- You may be restricted from carrying out “unskilled” work such as in restaurant, retail and bar jobs.
- English teaching qualifications can be a great way to get a visa, and make a basic living on arriving in the city.
- Artist visas can often be more easily obtained than business freelance visa which need to be processed through the chamber of commerce.
- Starting a business will certainly require a detailed business plan, and potentially an initial significant capital investment.
- Letters of intent are often required to qualify your visa. You may be able to get significant help from friends or business associates already resident in the city.
Our visa service offers guidance on all of the above, so if you are unsure about how to prepare your application then get in touch and we’ll guide you through.
Myth 4: You will have to pay three times your rent upfront as a deposit
Once you secure a flat contract it is standard practice in Berlin that your landlord will take up to three times the monthly cold rent as a deposit. This amount offers them security for any damage, or loss of the provided amenities during your stay.
Contracts are often full of stipulations about this amount of money, ranging from small print about the position of existing furniture, to the brand and type of paint that needs to be used when moving out.
It often happens that your landlo
rd will demand the full security deposit upfront in a single payment. This can be financially crippling for some people as with an average cold rent of €900 for a two room apartment, you can expect to lay out around €4000 in month one for your unfurnished place. It is also illegal.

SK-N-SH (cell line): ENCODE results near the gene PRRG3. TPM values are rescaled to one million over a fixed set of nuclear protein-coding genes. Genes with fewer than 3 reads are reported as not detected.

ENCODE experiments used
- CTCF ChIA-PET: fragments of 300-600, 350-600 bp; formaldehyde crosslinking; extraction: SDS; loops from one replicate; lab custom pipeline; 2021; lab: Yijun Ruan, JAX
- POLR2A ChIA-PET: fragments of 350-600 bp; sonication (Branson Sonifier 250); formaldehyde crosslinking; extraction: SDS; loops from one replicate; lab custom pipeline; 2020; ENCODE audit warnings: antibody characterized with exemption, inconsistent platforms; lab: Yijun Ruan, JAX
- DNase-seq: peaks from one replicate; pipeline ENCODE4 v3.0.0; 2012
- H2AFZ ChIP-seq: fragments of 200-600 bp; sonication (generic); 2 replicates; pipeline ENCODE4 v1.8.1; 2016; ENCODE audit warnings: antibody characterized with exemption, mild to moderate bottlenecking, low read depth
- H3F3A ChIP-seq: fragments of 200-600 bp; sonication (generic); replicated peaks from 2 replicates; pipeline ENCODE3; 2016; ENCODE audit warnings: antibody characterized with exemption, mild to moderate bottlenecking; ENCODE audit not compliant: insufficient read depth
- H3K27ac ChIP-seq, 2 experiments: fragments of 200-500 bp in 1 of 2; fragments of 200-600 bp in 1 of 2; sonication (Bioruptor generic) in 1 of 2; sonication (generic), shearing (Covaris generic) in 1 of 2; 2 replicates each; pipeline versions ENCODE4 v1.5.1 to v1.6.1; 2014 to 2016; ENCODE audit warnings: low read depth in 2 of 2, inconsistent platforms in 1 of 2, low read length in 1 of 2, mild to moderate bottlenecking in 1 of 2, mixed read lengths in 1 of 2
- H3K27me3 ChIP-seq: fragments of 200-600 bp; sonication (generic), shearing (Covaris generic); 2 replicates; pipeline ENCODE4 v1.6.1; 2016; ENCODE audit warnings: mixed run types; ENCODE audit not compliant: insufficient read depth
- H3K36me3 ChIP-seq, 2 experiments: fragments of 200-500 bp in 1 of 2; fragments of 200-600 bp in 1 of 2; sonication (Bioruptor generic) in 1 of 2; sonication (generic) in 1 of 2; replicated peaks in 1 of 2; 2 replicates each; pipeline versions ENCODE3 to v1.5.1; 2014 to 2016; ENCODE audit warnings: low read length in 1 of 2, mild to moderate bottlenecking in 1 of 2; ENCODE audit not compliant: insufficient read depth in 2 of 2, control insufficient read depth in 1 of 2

Thanks to strong protection laws for tenants in Germany, you are entitled to split your deposit payment down into three monthly installments. This is a requirement by law, so if your landlord debates this fact with you, you can play the legislation card and they will begrudgingly comply.
Myth 5: Living in Berlin is easy without speaking German
While this city certainly boasts a chunky portion of immigrants living within an international bubble, and speaking as much German as it takes to select the salad and sauces on their kebab, it’s not a painless existence.
A few words of German will go a long way, and we encourage all new residents, if they have the means, to enroll in a course or get some private tuition. Your quality of life will be improved, and you can deal with some of the basic life administration that will help you to get settled faster.
Don’t worry if you have just arrived and don’t speak a word. With some of the basics in place you will be able to understand why the guy checking your boiler is shaking his head while making explosion hand gestures, and sweet talk the Berghain bar staff into a cheeky shot or two. Both good friends to have for the price of a few lessons.
If you are moving to Berlin with a job already, it’s likely that your employer will offer some kind of subsidised class to help integrate international employees. These are classes often carried out in working hours at the expense of the company. It’s not a legal requirement, but quite common even in the start-up scene, so don’t be afraid to ask.
Language schools are commonplace around the city and generally offer part-time or intensive course options from as little as €150 per month. For a private tutor you can expect to pay between €25 – €35 per hour. Often if you take lessons with a friend you can save a little on this. Tandem partners can also be found using apps and websites.
Sounds hard and I’m tired…
Any Expats In Wonderland client will tell you that we’re ungloved cage fighters when it comes to battling bureaucracy in this city. The reason that we get out of bed in the morning is to smell the blood of a quivering civil servant or landlord standing in the way of you making the city your home.
If you are moving to Berlin and want to find a flat, get a working visa, register with residency or tax office, or get German health insurance, then book a free 20 minute consultation and we’ll get to work.